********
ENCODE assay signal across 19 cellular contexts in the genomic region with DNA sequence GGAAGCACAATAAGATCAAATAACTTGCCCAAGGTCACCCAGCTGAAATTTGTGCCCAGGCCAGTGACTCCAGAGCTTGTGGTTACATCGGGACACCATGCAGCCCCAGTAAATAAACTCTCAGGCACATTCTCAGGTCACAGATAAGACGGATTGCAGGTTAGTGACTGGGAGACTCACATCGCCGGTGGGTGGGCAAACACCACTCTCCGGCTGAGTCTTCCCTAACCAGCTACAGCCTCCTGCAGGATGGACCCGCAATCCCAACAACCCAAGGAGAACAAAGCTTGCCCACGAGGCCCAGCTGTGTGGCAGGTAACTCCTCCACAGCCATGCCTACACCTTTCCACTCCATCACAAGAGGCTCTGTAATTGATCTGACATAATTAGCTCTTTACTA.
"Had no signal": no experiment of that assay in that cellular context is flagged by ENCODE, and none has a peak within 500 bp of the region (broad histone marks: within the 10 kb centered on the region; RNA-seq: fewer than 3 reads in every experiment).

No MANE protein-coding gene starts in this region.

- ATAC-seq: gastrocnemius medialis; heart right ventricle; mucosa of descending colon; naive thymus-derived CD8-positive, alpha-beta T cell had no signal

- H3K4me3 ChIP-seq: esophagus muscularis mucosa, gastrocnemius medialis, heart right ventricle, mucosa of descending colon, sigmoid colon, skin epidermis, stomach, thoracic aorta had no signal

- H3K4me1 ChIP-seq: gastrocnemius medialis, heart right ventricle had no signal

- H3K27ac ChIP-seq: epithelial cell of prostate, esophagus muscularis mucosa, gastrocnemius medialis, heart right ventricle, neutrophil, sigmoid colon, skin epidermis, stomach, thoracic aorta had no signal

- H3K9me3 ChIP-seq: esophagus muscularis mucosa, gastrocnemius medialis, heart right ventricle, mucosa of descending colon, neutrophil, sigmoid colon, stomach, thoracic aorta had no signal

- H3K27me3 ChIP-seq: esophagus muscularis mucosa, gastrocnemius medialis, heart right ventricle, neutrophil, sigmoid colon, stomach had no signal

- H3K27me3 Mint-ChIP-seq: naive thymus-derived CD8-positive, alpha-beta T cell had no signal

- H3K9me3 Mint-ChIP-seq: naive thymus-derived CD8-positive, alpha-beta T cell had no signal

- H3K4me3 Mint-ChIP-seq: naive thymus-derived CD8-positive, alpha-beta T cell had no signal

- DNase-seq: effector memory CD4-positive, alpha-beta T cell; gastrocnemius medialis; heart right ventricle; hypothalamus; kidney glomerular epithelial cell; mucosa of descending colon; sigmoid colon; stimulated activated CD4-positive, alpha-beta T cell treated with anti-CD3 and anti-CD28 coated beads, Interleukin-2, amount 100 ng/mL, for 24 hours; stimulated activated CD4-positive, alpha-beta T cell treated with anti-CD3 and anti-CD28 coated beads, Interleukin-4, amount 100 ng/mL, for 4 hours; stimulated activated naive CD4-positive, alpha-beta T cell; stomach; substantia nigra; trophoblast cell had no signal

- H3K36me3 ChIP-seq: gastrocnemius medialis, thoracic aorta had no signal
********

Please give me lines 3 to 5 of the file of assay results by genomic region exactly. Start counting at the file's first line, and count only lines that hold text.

No MANE protein-coding gene starts in this region.

- ATAC-seq: gastrocnemius medialis; heart right ventricle; mucosa of descending colon; naive thymus-derived CD8-positive, alpha-beta T cell had no signal

- H3K4me3 ChIP-seq: esophagus muscularis mucosa, gastrocnemius medialis, heart right ventricle, mucosa of descending colon, sigmoid colon, skin epidermis, stomach, thoracic aorta had no signal